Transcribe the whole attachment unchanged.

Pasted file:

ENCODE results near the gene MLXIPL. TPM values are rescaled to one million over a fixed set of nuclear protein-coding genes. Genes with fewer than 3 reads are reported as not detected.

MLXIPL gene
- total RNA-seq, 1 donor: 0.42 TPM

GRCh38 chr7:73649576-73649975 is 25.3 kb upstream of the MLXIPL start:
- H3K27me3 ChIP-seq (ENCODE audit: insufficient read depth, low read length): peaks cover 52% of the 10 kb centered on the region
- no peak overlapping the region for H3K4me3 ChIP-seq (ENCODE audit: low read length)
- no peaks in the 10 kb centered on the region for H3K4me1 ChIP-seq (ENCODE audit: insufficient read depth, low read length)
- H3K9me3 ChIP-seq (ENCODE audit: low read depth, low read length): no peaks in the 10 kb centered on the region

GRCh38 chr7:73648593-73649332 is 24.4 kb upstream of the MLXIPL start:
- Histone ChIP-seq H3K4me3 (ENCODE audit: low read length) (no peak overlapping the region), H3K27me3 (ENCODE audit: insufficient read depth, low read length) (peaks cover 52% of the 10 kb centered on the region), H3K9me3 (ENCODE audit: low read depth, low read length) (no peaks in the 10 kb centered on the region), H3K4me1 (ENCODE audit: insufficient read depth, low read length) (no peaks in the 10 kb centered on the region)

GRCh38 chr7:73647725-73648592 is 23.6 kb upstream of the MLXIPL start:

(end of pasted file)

ENCODE results near the gene MLXIPL. TPM values are rescaled to one million over a fixed set of nuclear protein-coding genes. Genes with fewer than 3 reads are reported as not detected.

MLXIPL gene
- total RNA-seq, 1 donor: 0.42 TPM

GRCh38 chr7:73649576-73649975 is 25.3 kb upstream of the MLXIPL start:
- H3K27me3 ChIP-seq (ENCODE audit: insufficient read depth, low read length): peaks cover 52% of the 10 kb centered on the region
- no peak overlapping the region for H3K4me3 ChIP-seq (ENCODE audit: low read length)
- no peaks in the 10 kb centered on the region for H3K4me1 ChIP-seq (ENCODE audit: insufficient read depth, low read length)
- H3K9me3 ChIP-seq (ENCODE audit: low read depth, low read length): no peaks in the 10 kb centered on the region

GRCh38 chr7:73648593-73649332 is 24.4 kb upstream of the MLXIPL start:
- Histone ChIP-seq H3K4me3 (ENCODE audit: low read length) (no peak overlapping the region), H3K27me3 (ENCODE audit: insufficient read depth, low read length) (peaks cover 52% of the 10 kb centered on the region), H3K9me3 (ENCODE audit: low read depth, low read length) (no peaks in the 10 kb centered on the region), H3K4me1 (ENCODE audit: insufficient read depth, low read length) (no peaks in the 10 kb centered on the region)

GRCh38 chr7:73647725-73648592 is 23.6 kb upstream of the MLXIPL start: